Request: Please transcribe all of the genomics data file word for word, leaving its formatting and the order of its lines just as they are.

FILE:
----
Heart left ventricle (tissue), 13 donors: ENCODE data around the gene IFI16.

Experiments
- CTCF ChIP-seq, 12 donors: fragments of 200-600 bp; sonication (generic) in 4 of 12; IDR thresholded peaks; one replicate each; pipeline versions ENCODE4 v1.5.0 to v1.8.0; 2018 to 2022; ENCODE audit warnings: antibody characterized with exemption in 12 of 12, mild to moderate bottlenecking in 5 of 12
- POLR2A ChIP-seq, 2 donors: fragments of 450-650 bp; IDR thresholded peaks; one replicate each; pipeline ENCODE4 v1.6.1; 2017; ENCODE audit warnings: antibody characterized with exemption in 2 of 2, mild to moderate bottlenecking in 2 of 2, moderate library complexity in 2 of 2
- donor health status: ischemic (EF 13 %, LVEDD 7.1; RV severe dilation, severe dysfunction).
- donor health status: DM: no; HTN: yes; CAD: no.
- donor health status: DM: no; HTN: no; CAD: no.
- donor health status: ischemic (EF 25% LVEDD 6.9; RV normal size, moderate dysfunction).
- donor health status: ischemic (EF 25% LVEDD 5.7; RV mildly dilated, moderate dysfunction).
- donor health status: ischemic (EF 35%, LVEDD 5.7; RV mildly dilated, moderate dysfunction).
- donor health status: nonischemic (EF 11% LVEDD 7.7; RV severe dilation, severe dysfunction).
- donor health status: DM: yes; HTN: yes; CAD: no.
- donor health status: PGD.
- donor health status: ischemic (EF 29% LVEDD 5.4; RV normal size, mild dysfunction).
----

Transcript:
Heart left ventricle (tissue), 13 donors: ENCODE data around the gene IFI16.

Experiments
- CTCF ChIP-seq, 12 donors: fragments of 200-600 bp; sonication (generic) in 4 of 12; IDR thresholded peaks; one replicate each; pipeline versions ENCODE4 v1.5.0 to v1.8.0; 2018 to 2022; ENCODE audit warnings: antibody characterized with exemption in 12 of 12, mild to moderate bottlenecking in 5 of 12
- POLR2A ChIP-seq, 2 donors: fragments of 450-650 bp; IDR thresholded peaks; one replicate each; pipeline ENCODE4 v1.6.1; 2017; ENCODE audit warnings: antibody characterized with exemption in 2 of 2, mild to moderate bottlenecking in 2 of 2, moderate library complexity in 2 of 2
- donor health status: ischemic (EF 13 %, LVEDD 7.1; RV severe dilation, severe dysfunction).
- donor health status: DM: no; HTN: yes; CAD: no.
- donor health status: DM: no; HTN: no; CAD: no.
- donor health status: ischemic (EF 25% LVEDD 6.9; RV normal size, moderate dysfunction).
- donor health status: ischemic (EF 25% LVEDD 5.7; RV mildly dilated, moderate dysfunction).
- donor health status: ischemic (EF 35%, LVEDD 5.7; RV mildly dilated, moderate dysfunction).
- donor health status: nonischemic (EF 11% LVEDD 7.7; RV severe dilation, severe dysfunction).
- donor health status: DM: yes; HTN: yes; CAD: no.
- donor health status: PGD.
- donor health status: ischemic (EF 29% LVEDD 5.4; RV normal size, mild dysfunction).